Sir Julian Lewis: I begin by adding my congratulations, in her temporary absence from the Chamber, to the hon. Member for Somerton and Frome (Sarah Dyke) on her maiden speech, which strongly impressed the House with her environmental commitment and credentials and which included generous tributes to some of her predecessors – not least to David Heath, whom many of us remember with affection and respect, and also to the late Mavis Tate, who may not be so well known to hon. Members of the House. She was a Conservative Member of Parliament during the war years, and indeed before the war. Unfortunately, she was a member of the team of 10 parliamentarians who went to visit the Buchenwald concentration camp, and what she saw there so undermined her mental health that she took her own life two years later in 1947. It is sad to reflect that, nearly 80 years later, comparable atrocities are still being carried out, for not dissimilar reasons, in parts of the middle east.
As a leaseholder myself, I would like to associate myself with the comments of the Father of the House, my hon. Friend the Member for Worthing West (Sir Peter Bottomley), on the vulnerability of leaseholders to abuse of power by freeholders. That is something on which he has campaigned most effectively for a number of years. I also share the concern of my hon. Friend the Member for Buckingham (Greg Smith) about building work that is allowed to proceed in the face of accurate predictions of future flooding. I know of more than one case of that happening in my own constituency.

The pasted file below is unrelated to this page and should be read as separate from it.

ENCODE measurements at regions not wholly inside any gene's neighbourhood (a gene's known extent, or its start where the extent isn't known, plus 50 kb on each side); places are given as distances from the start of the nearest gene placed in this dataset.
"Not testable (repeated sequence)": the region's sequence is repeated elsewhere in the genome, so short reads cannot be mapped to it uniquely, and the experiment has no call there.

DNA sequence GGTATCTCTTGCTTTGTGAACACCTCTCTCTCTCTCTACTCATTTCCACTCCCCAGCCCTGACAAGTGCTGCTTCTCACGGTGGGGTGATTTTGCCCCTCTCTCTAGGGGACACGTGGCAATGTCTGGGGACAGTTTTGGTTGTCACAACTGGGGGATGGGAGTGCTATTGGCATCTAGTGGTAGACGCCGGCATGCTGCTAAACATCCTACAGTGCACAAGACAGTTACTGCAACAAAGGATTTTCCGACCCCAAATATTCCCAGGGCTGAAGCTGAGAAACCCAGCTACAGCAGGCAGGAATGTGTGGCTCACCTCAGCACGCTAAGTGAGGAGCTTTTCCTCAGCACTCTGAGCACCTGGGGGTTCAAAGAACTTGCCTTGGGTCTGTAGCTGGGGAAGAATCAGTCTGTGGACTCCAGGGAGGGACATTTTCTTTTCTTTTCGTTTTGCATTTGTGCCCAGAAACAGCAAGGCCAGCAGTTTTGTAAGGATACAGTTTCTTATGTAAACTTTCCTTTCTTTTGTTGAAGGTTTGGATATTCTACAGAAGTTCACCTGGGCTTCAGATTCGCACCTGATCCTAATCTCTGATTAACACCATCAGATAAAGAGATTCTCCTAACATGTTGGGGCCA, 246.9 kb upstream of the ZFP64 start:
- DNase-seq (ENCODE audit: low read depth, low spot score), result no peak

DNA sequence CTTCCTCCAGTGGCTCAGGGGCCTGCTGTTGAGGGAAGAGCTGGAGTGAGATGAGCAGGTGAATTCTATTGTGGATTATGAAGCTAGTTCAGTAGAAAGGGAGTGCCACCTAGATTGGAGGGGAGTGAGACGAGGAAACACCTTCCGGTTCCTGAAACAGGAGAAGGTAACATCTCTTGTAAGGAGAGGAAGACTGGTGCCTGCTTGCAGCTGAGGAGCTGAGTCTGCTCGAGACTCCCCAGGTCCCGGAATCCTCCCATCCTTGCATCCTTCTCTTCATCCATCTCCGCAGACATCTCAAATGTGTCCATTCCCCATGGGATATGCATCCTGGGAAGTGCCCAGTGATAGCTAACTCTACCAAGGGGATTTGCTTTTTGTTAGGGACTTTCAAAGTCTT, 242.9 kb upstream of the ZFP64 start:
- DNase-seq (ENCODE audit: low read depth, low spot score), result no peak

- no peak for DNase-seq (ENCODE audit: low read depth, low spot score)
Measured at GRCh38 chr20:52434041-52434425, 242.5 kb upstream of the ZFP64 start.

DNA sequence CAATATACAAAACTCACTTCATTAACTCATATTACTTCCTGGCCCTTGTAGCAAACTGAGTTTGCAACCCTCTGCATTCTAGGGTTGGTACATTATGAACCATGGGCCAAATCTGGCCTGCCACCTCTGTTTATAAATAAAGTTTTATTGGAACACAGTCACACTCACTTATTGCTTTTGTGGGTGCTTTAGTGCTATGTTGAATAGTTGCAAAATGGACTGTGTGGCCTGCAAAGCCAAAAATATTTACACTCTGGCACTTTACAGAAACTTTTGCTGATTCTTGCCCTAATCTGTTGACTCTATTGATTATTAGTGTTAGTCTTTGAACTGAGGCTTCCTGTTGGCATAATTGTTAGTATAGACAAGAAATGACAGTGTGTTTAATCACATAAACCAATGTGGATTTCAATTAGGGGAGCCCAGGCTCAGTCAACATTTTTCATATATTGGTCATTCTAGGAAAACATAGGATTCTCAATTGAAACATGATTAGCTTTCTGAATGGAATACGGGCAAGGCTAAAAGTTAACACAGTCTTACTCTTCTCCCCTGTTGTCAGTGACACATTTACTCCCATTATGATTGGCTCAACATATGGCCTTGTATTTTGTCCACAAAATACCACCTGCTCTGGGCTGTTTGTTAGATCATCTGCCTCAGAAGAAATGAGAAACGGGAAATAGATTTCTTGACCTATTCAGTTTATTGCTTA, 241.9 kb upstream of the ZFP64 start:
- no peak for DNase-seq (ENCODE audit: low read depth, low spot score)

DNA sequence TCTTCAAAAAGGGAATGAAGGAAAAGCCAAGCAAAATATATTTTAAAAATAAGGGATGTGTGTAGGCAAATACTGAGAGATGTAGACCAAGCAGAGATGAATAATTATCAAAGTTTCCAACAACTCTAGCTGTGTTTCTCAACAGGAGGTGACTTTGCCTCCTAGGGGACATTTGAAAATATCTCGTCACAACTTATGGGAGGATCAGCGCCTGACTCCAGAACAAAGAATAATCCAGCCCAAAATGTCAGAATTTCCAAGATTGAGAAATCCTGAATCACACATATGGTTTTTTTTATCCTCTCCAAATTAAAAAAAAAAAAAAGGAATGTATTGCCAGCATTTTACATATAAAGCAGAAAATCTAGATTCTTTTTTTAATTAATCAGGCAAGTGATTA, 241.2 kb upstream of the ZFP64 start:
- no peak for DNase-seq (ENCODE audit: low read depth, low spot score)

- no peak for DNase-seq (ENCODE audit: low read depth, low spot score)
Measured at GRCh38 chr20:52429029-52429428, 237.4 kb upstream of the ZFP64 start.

My primary reason for making a brief contribution to the debate is to flag up the concern that I referred to earlier about the decision of the Government not to accept Lords amendment 13. I am to a degree reassured by what I heard from the Front Bench, which was reiterated quite effectively by my hon. Friend the Member for Mansfield (Ben Bradley) a few moments ago – namely, the assurances that district councils will in fact be able to make a contribution when decisions are made that directly affect them. Yet if there is an opportunity for further elaboration on that, I would like to hear it. I have probably heard enough to prevent me from rebelling against the Government, but whether I feel I can go all the way and vote against what the New Forest District Council chairman Jill Cleary, a Conservative chairman of a Conservative District Council, feels is so important is another matter.
For the record, this is what those concerns amount to. Lords amendment 13 states that, for combined county authorities:
“A Minister of the Crown may by regulations establish a process for non-constituent members to become full members.”
The district council feels this is a vital addition to the Bill, otherwise power will steal away from communities and be concentrated at county level without sufficient active district involvement. Indeed, the district council points to a survey of people in shire areas earlier this year, which shows high levels of trust in and satisfaction with district councils – higher levels than for other parts of local and national Government.
I conclude by quoting directly from Jill Cleary’s letter:
“District councils hold levers which are indispensable in creating jobs, improving economic opportunity, addressing skills shortages, tackling inequalities and reviving local pride – precisely the outcomes at the heart of levelling up agenda that the Bill seeks to reinforce. District councils are the housing and planning authorities in two-tier areas. We drive economic development in our places. We have strong links to local businesses, big and small, and a track record of attracting inward investment. It simply makes no sense that districts should be excluded from these new devolution deals.”
I appeal to the Minister, once again, to make it clear both to this House and to my concerned and esteemed local district council that it will not be sidelined or excluded by the Government’s refusal to accept Lords amendment 13.